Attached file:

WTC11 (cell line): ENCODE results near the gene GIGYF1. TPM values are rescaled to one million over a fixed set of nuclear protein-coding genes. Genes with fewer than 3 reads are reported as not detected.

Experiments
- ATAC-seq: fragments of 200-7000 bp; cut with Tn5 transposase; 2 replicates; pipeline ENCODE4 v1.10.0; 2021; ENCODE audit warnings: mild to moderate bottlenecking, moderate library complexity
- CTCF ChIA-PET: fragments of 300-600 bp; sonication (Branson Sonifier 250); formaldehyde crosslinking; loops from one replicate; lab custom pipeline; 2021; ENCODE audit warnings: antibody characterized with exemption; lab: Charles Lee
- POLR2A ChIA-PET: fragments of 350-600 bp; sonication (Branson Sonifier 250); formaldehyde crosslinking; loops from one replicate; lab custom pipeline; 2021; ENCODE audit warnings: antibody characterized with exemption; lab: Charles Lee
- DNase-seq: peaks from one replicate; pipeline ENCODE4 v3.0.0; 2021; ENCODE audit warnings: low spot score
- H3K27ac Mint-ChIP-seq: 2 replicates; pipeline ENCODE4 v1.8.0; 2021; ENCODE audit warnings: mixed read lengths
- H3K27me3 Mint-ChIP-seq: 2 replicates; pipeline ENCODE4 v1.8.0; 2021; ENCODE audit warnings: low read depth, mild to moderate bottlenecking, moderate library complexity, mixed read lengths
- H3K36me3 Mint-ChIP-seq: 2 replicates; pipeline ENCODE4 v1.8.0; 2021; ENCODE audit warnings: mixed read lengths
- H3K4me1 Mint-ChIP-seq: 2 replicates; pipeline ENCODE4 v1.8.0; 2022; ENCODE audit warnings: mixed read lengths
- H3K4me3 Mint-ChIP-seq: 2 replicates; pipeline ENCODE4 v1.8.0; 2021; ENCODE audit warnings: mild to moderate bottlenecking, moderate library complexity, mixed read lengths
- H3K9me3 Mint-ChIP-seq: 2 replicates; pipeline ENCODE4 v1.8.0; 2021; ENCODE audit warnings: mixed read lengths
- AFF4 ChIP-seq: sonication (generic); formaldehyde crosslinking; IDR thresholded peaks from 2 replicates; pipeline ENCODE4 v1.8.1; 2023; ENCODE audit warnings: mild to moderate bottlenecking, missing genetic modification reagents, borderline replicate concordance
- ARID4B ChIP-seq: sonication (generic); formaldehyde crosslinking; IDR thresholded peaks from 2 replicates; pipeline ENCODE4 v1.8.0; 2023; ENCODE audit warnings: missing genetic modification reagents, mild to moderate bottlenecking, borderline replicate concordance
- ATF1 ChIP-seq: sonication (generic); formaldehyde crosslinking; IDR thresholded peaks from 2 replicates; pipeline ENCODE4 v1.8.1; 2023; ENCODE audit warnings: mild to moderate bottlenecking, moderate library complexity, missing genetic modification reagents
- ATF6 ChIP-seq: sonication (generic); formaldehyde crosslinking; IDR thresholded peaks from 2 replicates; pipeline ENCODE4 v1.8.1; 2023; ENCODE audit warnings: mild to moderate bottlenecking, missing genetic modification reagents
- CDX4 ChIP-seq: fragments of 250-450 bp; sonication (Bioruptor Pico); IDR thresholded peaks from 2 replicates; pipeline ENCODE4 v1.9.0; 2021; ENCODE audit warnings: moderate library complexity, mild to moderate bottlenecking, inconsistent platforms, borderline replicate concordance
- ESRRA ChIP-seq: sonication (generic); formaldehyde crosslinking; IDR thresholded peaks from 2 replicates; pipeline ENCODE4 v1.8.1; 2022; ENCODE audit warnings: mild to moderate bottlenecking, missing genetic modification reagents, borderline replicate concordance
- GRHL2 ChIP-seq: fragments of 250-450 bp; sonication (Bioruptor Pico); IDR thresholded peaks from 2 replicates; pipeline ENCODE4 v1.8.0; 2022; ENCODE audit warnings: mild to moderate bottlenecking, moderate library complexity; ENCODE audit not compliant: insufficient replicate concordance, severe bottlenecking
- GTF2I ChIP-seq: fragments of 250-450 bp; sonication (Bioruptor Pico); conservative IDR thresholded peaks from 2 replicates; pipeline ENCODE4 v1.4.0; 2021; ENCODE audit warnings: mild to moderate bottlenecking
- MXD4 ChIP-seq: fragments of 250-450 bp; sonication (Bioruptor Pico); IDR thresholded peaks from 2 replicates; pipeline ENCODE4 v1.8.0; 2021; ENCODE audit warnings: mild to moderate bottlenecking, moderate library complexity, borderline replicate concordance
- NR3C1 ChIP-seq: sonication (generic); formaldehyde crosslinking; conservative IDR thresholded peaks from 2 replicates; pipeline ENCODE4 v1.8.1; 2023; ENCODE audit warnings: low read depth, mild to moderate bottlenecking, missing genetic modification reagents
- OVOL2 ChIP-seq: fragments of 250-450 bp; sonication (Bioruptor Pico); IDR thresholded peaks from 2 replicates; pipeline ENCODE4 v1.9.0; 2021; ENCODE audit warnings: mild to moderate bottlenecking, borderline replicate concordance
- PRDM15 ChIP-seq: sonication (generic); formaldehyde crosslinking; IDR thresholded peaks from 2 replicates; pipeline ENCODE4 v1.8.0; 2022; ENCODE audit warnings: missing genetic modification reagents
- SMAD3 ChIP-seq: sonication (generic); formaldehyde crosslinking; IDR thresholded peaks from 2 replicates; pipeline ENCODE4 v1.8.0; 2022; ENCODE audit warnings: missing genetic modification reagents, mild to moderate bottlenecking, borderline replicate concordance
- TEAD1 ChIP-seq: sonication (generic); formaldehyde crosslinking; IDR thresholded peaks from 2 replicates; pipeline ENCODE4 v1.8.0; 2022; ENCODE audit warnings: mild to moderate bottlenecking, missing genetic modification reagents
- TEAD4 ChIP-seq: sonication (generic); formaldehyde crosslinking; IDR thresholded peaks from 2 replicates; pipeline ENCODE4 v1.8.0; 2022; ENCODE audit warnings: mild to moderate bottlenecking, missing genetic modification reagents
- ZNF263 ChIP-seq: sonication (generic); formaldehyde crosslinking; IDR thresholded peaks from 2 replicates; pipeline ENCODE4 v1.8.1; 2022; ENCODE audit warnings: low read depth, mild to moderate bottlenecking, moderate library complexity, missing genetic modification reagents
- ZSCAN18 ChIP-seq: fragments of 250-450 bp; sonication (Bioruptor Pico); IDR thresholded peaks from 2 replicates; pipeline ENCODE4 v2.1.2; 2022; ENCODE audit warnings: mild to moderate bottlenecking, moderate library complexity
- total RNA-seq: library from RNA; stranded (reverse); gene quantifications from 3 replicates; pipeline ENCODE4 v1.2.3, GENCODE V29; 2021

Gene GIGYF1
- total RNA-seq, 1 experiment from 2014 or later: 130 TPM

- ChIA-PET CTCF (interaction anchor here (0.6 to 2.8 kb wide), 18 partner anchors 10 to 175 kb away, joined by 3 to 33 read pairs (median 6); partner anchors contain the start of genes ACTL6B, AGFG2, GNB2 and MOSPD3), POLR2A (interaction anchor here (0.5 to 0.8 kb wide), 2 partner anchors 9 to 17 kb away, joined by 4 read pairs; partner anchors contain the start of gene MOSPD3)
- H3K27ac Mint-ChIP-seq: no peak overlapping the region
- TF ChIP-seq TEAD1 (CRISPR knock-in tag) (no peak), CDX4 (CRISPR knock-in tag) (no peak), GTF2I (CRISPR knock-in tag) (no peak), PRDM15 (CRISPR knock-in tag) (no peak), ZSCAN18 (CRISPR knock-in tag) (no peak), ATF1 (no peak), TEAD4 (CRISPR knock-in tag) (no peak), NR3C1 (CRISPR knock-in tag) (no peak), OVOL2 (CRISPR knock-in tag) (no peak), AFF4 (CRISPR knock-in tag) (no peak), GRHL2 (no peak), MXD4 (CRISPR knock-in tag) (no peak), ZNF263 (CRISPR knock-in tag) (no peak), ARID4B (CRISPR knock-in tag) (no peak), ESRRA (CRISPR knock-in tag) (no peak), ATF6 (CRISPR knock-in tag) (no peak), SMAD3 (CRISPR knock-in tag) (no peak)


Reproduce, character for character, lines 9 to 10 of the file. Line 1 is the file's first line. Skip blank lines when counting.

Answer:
- H3K36me3 Mint-ChIP-seq: 2 replicates; pipeline ENCODE4 v1.8.0; 2021; ENCODE audit warnings: mixed read lengths
- H3K4me1 Mint-ChIP-seq: 2 replicates; pipeline ENCODE4 v1.8.0; 2022; ENCODE audit warnings: mixed read lengths